" It was then moved and
seconded, that a question be put whether it is the
8

;

;

:

opinion of this convention, that the judges of the courts of commou pleas, in this
commonwealth, ought to be appointed to hold their offices during good behavior ;
which was accordingly put, and passed in the negative, by fifty-seven out of one

hundred and nineteen, (ayes 57, noes 62.) "
This decision was reversed on a subsequent day, by sixty-two out of
(ayes 62, nays 24.)
VOL. IV.

20

eighty-six,

ON GOVERNMENT.

230

XXX.

The judicial department of the state ought
and
from,
independent of, the legislative and execu-

[XXXI.]

to be separate
tive

powers.

1

[CHAPTER

II.

2
]

THE FRAME OF GOVERNMENT.

The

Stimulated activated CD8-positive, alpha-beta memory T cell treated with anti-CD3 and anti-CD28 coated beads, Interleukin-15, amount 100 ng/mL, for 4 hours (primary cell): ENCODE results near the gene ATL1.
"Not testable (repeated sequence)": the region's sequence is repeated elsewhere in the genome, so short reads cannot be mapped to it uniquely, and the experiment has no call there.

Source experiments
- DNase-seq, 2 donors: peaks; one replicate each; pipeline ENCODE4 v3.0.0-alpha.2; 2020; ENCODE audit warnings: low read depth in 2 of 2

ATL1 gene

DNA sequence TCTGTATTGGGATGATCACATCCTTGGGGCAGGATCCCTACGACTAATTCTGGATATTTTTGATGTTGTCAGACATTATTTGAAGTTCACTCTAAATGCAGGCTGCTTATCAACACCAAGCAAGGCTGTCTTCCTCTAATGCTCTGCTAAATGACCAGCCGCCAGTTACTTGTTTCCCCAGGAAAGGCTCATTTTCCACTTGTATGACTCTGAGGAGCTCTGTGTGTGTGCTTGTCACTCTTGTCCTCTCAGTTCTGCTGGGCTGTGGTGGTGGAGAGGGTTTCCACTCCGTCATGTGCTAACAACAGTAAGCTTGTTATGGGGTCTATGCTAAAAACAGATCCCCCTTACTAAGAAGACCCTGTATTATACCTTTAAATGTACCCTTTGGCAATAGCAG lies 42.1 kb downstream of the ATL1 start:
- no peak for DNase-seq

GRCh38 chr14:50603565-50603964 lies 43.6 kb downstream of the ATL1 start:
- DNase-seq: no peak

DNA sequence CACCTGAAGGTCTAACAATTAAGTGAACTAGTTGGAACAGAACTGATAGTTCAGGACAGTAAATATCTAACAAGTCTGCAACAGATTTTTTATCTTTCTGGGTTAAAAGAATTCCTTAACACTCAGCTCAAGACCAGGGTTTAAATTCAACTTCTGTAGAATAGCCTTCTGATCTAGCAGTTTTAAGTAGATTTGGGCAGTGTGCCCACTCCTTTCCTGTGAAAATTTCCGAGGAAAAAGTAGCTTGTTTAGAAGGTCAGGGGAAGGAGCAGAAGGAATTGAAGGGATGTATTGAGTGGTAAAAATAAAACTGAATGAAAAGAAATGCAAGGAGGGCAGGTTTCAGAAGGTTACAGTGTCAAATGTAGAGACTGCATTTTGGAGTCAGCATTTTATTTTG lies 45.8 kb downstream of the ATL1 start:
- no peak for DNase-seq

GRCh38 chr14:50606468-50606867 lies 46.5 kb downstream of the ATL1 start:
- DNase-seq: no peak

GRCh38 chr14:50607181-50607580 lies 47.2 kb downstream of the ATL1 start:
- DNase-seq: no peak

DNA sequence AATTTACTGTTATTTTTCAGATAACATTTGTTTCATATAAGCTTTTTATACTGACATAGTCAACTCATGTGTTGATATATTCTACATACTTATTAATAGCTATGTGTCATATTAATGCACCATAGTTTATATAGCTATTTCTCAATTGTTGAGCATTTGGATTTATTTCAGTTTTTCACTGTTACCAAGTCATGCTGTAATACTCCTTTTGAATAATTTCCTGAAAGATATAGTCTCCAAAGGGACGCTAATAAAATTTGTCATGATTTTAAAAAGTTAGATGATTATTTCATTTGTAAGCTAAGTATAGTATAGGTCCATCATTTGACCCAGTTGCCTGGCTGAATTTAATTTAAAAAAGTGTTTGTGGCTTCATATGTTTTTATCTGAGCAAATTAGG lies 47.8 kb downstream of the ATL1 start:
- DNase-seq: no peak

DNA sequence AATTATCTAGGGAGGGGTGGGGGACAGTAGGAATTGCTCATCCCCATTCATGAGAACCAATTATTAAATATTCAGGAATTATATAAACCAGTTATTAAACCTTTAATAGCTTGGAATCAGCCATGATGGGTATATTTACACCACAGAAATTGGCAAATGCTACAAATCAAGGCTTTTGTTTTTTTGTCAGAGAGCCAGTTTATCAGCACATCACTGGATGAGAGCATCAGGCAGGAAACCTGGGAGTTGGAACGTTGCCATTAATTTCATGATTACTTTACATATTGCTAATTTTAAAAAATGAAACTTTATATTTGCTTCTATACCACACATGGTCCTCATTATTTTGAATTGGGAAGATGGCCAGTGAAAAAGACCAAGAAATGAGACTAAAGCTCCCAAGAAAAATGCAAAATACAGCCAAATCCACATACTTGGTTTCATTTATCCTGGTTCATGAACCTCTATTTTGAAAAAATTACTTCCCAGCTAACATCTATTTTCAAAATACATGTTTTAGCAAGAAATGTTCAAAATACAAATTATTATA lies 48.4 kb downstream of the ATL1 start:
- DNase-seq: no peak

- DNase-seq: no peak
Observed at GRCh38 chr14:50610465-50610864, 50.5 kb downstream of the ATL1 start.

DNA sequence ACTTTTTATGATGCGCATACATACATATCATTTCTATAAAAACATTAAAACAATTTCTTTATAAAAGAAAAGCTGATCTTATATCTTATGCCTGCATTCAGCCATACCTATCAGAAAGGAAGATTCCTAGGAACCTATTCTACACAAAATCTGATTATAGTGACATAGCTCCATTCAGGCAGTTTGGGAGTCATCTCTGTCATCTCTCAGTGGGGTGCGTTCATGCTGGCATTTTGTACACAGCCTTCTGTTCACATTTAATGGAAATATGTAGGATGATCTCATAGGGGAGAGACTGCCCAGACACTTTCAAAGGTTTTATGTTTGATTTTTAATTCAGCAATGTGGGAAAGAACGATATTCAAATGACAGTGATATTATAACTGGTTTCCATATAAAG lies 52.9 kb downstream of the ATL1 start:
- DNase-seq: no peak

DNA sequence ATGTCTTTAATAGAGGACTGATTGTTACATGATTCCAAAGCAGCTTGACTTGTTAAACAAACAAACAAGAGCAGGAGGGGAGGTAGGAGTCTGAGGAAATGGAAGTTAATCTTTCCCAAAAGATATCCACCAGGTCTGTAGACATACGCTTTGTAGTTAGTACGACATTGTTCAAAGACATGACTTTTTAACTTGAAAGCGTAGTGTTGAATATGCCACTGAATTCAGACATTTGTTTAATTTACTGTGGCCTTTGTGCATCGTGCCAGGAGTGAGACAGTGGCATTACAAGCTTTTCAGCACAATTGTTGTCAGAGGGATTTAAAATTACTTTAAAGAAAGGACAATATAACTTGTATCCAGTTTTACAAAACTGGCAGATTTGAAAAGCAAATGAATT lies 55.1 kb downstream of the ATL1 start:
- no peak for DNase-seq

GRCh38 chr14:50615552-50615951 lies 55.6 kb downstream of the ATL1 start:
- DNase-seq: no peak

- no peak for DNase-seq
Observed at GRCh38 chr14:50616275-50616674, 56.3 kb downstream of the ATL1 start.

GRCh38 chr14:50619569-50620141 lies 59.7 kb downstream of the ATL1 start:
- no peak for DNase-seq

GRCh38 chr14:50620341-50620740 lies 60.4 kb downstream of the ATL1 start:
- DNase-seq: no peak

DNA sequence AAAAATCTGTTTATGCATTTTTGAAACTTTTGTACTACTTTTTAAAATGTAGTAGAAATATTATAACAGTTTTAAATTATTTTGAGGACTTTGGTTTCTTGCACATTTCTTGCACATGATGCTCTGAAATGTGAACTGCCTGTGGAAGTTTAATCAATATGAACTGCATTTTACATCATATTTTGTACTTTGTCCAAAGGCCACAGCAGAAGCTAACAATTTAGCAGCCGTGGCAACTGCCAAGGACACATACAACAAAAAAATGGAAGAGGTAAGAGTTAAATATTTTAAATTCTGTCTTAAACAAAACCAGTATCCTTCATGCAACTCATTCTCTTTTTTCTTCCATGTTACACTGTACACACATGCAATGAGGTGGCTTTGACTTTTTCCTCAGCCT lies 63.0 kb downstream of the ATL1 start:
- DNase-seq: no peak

3
people inhabiting the territory heretofore called the Province of Massachusetts Bay, do hereby solemnly and
mutually
agree with each other to form themselves into a free, sovereign,

and independent body

politic, or

THE

by the name of

State,

COMMONWEALTH OF MASSACHUSETTS.

In the government of the Commonwealth of Massachusetts, the

and judicial power shall be placed in separate
departments, to the end that it might be a government of laivs, and
not of men, 1
legislative, executive,

4
[

]

SECTION

I.

P]

Art.

I.

The department

of legislation shall be formed

two branches, a senate and house of representatives
of which shall have a negative on the other.
2
shall assemble once, 7 on the last
Tliey
Wednesday in

and

;

by

each

May,

at such other times as they shall judge necessary, [every
8

year,]

and

shall

be styled

THE GENERAL COURT

OF MASSACHUSETTS.
1

XXX.

In the government of this commonwealth, the legislative departnever exercise the executive and judicial powers, or either of them
the executive shall never exercise the legislative and judicial powers, or either
of them; the judicial shall never exercise the legislative and executive powers,